Most home bakers spray the tops of their loaves during the first five minutes of baking. Now with rye loaves this can create problems.
Rye flour, though having a great taste, is not very big on gluten, so it is quite often mixed with white bakers flour so there is some rise and openness to the crumb of the loaf. The rye loaves usually don’t rise as much as a white loaf due to the overall weakening of the gluten structure from the rye flour.
In the following two pics of two loaves made with 1/3 rye flour,you can see the loaf on the left has opened up nicely, it was not sprayed.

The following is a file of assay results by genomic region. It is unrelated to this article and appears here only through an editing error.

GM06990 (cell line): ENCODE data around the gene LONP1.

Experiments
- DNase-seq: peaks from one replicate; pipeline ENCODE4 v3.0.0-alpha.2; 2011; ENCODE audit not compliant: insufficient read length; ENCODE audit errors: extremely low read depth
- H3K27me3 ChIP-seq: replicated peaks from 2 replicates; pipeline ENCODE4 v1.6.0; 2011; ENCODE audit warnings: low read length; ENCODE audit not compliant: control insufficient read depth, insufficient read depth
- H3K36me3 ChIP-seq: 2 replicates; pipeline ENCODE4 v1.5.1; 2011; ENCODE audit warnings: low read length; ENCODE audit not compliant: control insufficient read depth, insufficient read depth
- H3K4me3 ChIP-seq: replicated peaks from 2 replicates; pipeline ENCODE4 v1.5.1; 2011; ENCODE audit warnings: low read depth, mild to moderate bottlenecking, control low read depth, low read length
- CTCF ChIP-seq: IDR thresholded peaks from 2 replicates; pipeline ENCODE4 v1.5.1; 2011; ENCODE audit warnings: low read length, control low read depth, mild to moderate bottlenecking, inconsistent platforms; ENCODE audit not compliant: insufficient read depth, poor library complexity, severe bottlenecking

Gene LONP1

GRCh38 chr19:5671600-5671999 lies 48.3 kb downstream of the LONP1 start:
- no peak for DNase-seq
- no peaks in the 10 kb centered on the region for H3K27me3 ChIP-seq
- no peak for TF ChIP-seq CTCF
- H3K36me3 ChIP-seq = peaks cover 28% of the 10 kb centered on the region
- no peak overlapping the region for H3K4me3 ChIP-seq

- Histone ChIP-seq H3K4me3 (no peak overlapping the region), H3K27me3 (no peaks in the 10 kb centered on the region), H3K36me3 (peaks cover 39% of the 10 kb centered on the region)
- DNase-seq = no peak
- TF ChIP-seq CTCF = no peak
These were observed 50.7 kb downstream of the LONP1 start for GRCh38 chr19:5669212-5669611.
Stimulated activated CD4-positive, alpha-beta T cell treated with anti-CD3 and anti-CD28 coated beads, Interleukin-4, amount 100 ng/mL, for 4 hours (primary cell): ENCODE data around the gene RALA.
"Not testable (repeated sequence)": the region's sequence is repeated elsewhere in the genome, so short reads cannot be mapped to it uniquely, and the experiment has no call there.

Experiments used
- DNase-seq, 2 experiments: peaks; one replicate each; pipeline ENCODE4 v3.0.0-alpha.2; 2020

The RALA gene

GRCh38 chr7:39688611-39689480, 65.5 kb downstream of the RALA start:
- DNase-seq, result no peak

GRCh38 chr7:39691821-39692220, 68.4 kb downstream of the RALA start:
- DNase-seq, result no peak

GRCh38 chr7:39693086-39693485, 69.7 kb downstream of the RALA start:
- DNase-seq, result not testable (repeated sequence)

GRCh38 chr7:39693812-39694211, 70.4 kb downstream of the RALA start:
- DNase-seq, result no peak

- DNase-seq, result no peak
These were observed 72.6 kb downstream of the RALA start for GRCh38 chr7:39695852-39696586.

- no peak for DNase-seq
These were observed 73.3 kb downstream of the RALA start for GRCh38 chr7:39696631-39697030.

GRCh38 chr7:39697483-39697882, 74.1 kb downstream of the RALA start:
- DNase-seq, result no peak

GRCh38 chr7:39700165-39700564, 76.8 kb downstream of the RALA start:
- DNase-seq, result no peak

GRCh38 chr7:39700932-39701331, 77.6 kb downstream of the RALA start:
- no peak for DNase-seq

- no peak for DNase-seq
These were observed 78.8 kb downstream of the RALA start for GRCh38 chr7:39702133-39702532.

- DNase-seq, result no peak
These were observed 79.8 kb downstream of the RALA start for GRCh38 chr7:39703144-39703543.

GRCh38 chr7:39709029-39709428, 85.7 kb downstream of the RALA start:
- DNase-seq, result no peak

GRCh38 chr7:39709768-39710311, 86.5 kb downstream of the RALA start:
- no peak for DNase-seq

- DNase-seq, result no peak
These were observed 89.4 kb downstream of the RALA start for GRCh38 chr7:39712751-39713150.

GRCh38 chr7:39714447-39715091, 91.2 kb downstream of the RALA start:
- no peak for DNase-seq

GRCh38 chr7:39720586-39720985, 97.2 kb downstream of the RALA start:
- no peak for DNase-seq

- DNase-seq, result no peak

The loaf on the right was sprayed with water three times in the first five minutes of baking. You can see a tear in the left hand side of the loaf that occurred very early in the bake. This was due to the already weak skin being further weakened by the water spray. As a consequence the gas, which would normally raise the loaf, escaped, and the softened loaf spread.